Fashion
Sign-up for Bay Islands Voice Updates:
feature story / george / local news / business
Geology of The Bay Islands By Katie Dickey
Where We’re From and Where We're Going

Millions of years ago, giant tectonic plates scraped against one another in a truggle for space and power that gave birth to the underwater mountain range called the Bonacca ridge that embodies the Bay Islands. The upwelling of magma and the crumbling of basalt rock (the core of the islands) built, over millennia, a mountain range that manages to peak out of the ocean. Over time these lands gave birth to vegetation, animals and eventually civilization.
From the rolling hills and valleys of the mainland to our treasured reefs, this type of tropical paradise certainly does not form over night. In most cases, it seems that life has sprung up out of the sea and it is no different for the formation of the Bay Islands.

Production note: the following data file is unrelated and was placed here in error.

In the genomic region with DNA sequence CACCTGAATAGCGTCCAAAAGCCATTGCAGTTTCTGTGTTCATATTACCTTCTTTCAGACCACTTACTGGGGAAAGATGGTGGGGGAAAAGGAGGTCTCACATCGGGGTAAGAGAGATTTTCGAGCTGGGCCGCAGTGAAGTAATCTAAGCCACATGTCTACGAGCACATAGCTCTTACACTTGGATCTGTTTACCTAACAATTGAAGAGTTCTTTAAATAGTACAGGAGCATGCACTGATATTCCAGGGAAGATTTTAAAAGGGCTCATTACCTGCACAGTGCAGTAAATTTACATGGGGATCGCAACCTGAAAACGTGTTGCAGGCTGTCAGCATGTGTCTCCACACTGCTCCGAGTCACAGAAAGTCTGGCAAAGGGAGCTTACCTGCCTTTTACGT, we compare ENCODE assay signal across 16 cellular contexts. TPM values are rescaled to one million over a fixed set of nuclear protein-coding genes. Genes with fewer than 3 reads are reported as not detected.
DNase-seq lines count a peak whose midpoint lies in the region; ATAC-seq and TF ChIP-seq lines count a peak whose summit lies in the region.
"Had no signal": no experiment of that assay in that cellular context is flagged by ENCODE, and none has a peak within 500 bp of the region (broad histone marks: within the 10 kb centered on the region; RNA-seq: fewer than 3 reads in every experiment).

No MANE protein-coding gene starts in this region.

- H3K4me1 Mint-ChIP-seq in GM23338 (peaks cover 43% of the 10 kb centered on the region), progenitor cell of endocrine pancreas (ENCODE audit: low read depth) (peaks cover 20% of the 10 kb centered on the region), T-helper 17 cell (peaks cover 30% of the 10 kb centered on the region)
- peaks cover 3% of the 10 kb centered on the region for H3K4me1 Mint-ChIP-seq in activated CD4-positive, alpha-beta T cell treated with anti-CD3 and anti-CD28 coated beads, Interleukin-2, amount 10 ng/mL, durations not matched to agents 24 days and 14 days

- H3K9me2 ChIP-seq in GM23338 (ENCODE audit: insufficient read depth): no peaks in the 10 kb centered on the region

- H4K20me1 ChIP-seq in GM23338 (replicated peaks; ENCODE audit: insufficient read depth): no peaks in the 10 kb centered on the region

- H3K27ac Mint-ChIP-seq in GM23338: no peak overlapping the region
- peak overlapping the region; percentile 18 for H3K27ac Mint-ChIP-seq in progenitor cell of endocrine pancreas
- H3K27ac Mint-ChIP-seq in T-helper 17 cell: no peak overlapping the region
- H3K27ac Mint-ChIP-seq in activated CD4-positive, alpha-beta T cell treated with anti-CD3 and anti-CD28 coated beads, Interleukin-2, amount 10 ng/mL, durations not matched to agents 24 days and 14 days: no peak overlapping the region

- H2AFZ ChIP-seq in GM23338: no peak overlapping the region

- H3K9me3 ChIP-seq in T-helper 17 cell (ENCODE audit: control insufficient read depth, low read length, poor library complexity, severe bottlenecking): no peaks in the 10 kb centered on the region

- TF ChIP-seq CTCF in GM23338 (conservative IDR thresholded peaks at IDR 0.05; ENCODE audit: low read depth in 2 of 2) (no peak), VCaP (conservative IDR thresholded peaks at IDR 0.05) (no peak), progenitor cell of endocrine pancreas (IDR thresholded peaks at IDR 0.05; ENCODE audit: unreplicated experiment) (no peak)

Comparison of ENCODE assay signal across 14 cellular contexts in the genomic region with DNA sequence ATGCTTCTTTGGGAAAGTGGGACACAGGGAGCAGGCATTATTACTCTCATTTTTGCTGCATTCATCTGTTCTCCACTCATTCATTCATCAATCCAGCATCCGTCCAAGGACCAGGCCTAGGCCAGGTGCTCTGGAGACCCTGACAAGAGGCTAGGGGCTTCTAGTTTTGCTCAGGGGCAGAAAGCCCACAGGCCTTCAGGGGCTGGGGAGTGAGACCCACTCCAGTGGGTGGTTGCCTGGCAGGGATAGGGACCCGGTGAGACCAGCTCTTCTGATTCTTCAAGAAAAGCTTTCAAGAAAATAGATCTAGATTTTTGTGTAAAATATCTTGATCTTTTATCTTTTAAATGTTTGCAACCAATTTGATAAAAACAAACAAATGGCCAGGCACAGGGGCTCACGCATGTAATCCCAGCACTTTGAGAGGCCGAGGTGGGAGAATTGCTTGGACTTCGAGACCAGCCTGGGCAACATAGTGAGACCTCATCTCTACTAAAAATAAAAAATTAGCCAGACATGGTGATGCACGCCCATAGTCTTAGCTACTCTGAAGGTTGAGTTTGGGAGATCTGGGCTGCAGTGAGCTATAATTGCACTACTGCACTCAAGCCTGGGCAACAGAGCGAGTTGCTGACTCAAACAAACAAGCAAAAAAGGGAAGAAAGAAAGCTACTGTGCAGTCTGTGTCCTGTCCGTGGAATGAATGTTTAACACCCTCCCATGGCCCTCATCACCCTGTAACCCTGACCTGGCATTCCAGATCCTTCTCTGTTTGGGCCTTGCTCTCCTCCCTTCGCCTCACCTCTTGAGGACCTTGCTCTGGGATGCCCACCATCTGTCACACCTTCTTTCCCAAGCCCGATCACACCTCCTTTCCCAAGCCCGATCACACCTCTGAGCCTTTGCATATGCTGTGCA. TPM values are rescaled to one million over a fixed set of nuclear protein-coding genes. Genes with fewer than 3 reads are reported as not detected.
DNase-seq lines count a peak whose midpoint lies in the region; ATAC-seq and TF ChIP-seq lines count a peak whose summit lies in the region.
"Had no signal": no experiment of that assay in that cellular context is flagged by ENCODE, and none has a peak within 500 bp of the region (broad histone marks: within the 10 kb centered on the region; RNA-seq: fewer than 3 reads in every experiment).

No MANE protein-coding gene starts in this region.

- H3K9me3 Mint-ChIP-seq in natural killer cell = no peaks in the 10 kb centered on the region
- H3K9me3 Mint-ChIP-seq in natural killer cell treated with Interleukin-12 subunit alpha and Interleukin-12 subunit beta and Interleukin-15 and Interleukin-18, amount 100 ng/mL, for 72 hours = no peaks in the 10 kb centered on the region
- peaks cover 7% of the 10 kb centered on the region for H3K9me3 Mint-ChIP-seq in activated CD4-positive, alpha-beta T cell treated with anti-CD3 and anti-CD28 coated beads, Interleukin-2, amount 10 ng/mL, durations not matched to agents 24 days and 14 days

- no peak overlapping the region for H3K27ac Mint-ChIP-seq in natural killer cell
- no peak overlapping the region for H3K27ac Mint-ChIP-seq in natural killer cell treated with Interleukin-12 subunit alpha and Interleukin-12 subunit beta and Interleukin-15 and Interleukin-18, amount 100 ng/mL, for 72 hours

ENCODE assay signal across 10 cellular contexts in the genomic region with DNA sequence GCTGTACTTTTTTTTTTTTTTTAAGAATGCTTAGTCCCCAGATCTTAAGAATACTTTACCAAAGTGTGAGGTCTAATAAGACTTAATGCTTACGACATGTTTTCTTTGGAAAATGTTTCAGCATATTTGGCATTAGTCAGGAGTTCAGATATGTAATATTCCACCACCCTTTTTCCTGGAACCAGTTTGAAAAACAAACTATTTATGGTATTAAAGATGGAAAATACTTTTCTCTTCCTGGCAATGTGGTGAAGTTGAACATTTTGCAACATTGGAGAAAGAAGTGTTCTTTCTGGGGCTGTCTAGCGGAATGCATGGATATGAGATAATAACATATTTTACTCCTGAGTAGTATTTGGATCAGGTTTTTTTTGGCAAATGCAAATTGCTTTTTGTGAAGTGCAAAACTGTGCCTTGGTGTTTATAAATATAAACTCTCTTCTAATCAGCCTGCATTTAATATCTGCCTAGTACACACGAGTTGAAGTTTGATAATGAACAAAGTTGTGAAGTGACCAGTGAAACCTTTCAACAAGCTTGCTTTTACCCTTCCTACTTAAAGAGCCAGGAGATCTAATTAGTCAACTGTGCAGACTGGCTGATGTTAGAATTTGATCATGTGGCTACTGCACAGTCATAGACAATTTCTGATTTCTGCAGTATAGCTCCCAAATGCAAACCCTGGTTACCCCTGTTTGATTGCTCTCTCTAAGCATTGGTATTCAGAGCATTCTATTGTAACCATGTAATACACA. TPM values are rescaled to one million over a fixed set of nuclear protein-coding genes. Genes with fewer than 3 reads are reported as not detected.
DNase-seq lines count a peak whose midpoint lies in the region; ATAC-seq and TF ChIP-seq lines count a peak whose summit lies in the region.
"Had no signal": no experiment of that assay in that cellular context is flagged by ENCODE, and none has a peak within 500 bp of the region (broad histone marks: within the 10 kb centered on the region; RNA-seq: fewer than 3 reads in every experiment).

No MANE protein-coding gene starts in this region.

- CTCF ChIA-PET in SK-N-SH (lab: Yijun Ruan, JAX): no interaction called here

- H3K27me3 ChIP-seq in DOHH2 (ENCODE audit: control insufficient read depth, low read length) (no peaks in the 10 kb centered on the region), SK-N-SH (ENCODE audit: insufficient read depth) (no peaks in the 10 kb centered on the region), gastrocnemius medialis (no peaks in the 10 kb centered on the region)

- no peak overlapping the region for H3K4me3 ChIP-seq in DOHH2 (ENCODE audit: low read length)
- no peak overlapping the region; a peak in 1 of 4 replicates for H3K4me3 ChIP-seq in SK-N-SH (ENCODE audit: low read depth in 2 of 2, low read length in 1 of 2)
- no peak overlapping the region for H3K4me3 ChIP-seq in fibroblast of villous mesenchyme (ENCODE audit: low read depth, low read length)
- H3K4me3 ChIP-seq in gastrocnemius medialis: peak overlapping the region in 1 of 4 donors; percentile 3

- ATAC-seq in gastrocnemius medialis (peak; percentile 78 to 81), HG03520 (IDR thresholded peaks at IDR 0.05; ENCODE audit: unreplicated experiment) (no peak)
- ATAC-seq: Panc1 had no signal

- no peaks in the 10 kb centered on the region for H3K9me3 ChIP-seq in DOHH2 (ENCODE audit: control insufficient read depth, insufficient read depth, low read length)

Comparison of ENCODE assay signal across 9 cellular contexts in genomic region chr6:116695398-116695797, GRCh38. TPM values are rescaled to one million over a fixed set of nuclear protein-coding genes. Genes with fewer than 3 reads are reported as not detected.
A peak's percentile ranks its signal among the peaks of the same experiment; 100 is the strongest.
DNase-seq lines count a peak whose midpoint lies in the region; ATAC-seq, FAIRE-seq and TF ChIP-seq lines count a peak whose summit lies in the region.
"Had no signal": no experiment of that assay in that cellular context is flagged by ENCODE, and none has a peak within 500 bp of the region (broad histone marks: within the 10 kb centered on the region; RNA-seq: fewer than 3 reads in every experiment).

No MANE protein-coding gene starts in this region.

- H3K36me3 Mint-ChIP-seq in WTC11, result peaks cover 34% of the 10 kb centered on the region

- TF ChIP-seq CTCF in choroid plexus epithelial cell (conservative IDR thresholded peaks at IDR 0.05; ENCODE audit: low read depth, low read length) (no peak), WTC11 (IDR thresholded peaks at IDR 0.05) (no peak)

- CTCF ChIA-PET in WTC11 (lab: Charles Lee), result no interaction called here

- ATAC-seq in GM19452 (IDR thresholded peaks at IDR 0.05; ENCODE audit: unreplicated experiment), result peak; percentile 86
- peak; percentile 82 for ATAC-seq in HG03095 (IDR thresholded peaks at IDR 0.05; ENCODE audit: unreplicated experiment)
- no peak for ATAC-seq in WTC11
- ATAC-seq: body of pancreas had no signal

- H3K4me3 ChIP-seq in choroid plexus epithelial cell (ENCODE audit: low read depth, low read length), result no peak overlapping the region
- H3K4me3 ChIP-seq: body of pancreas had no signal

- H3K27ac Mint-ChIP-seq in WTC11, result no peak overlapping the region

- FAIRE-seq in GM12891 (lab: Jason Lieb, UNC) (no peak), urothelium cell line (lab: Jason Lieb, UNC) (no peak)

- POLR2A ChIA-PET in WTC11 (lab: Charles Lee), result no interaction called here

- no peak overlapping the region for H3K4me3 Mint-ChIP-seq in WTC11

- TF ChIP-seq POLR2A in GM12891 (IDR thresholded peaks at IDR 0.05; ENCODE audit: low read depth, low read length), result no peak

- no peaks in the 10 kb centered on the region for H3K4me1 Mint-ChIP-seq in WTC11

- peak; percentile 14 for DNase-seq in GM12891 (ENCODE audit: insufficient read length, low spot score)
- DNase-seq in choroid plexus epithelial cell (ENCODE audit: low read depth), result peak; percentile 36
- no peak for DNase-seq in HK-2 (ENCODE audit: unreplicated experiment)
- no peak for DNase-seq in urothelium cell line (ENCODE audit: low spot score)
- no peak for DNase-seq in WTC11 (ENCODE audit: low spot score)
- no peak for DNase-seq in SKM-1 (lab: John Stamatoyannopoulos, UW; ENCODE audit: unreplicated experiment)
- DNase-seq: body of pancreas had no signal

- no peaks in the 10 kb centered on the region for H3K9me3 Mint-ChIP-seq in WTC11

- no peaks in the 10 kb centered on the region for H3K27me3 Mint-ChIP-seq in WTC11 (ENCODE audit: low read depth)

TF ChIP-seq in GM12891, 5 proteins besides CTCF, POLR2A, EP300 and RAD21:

Differing local opinions suggest several sources of the formation of the Bay Islands from volcanic eruption to sections of the mainland that have just floated away. Although technically these theories are incorrect, in a way both of them do lend themselves to the actual formation of our island chain. Roatan and the Bay Islands, although not volcanic do sit atop mountain peaks. We are part of a large underwater mountain range called the Bonacca Ridge. The Bonacca ridge, a large submarine mountain range, lies south and parallel to the Motagua Swan Islands Fault, a meeting place of tectonic plates. This ridge extends underwater from mainland Honduras. Thus, the theory that we are in fact a piece of the mainland is in part, true. The geological structure and bedrock of the Bay Islands, as far as rock composition, is strikingly similar to that of the Honduran and Guatemalan mainland. Thus, we are part of the same continental crust and come from the same roots as mainland Honduras and Guatemala.